Additionally, things have different names here in Australia than what I’m used to from the States. A “flat white” or “long black” aren’t names that would appear on a menu in the U.S.

I’m learning about milk-steaming techniques, and how to draw foam designs.

I know I’ll have graduated from coffee-making school when I can draw a unicorn in a latte. (And I hereby promise to post that picture when ¬†I make that happen. Oh yeah!)

A Bit of Christmas History

In case you are unaware of the true origins of Christmas…

youtube managed to get Kristen Stewart to explain to the Internet.

So clearly, this is all completely, totally, 100% scientifically correct.

‘Cause it’s the internet. And the internet would never lie.

Coffee Shop Living

I started my new job today. This one feels a lot more right then the last one. Working as part of a street team always felt…a little bit dirty and far more predatory than I was comfortable with.

Now  I work in a cafe. My job is keeping folks happy and fed, and that is something that has long since become a part of my self-identity. I love making food and being able to share it with other people. Cooking is such a huge culture, and this one is one that I feel like I understand on the level of instinct.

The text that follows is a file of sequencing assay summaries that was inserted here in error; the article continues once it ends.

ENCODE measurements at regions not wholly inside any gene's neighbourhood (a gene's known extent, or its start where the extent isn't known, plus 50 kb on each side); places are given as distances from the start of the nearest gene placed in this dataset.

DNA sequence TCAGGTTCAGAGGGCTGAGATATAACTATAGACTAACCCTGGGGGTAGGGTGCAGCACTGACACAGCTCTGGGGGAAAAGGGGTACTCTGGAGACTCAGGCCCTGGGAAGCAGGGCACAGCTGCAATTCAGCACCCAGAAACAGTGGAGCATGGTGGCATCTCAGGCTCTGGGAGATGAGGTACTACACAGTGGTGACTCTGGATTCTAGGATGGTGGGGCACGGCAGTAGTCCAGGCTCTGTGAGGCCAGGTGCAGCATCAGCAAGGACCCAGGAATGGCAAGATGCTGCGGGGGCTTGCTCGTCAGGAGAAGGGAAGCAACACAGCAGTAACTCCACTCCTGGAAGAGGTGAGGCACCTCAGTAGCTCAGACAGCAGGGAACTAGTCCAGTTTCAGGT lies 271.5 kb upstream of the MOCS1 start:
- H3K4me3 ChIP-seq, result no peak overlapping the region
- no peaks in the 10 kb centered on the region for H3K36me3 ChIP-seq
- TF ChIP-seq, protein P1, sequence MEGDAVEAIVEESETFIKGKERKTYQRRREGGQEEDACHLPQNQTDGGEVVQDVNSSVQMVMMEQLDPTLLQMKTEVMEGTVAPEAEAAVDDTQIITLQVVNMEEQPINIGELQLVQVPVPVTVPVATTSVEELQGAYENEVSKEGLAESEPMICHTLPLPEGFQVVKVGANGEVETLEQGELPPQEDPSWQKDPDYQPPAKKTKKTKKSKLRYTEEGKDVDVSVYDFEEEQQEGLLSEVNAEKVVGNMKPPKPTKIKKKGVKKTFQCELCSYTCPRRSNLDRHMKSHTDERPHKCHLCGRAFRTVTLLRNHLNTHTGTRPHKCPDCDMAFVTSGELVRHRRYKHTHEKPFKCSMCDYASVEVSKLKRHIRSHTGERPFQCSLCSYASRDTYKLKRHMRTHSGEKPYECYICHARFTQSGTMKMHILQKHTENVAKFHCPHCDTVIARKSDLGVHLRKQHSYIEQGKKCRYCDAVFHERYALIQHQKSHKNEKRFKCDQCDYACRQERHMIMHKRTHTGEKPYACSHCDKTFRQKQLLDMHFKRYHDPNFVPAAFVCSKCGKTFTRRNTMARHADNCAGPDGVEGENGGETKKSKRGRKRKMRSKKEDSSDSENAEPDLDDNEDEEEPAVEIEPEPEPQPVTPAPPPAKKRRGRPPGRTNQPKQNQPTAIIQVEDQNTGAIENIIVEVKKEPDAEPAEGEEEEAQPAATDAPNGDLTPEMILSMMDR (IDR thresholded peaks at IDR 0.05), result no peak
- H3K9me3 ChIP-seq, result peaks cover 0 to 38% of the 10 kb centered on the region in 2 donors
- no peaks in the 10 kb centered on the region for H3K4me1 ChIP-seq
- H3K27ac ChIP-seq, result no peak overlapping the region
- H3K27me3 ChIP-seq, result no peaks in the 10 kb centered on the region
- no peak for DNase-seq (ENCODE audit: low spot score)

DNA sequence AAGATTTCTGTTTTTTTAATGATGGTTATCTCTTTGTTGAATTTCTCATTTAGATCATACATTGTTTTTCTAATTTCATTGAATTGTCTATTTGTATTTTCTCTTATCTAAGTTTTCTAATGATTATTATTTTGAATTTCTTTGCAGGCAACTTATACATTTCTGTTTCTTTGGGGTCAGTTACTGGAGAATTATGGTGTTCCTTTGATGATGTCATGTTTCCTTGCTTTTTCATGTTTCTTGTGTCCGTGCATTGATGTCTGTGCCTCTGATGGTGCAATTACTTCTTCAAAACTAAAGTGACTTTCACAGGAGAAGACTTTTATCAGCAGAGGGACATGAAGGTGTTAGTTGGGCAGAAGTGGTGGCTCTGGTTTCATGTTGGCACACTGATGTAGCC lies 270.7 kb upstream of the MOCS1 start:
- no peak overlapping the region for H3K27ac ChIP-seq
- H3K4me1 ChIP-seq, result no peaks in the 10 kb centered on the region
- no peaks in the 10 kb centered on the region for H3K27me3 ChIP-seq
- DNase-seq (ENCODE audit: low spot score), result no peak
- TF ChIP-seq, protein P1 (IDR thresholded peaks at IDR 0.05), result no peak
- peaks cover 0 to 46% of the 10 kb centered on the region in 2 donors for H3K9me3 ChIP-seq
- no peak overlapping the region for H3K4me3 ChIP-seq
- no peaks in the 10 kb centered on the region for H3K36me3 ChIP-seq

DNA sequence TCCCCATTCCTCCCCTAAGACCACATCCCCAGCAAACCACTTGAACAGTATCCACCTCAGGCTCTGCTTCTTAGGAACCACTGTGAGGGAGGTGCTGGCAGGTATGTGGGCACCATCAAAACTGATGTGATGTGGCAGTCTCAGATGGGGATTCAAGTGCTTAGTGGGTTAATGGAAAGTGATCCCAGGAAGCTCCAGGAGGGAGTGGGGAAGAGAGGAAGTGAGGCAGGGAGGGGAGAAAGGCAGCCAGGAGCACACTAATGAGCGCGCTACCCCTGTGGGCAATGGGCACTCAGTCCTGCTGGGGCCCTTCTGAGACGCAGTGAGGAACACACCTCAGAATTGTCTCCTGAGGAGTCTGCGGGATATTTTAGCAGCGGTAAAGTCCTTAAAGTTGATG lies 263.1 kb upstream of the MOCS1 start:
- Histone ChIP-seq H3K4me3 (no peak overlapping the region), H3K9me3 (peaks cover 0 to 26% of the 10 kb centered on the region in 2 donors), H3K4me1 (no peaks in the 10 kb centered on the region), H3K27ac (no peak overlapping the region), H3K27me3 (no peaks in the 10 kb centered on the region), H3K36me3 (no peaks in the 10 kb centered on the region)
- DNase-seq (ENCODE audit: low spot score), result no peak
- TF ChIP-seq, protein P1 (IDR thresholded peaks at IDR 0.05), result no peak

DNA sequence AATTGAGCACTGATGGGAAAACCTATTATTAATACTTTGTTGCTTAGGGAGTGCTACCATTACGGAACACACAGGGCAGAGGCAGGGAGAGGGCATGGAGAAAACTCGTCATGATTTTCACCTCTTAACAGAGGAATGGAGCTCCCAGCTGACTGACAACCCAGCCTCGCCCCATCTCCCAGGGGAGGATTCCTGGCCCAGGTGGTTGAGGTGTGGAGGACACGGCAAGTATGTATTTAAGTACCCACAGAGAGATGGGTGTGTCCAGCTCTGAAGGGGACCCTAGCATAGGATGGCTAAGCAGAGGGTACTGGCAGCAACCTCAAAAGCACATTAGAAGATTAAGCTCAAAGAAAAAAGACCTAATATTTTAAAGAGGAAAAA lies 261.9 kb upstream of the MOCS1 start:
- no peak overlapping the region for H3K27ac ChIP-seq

In the back we crank up the radio and dance as we wash dishes. In the front we chat with patrons and each other. It’s all about smiling and¬†food.

I don’t think I’ve ever been in such an international crew before. The head barista, Timothy Jones, is Australian. There was a girl named Leah from “near the Black Forest” in Germany, a girl named Zam who’s from London (I was super excited to meet her, because I found out I’ve reached the point where I’m able to place the different accents from around the U.K. Go me!) The sous-chef is a man named Keith who speaks four languages and is originally from Malaysia. There’s a girl named Amanda who’s from Zimbabwe, and a boy named Kahn (which, okay, yeah, probably isn’t *actually* spelled that way, but my Trekkie heart will spell it that way until directly corrected.) and two¬†Muhamads; one from Iran and one from Lebanon. I’m the North American representative rounding it out.

It’s amazing food, and amazing people, and I’m so excited to be there.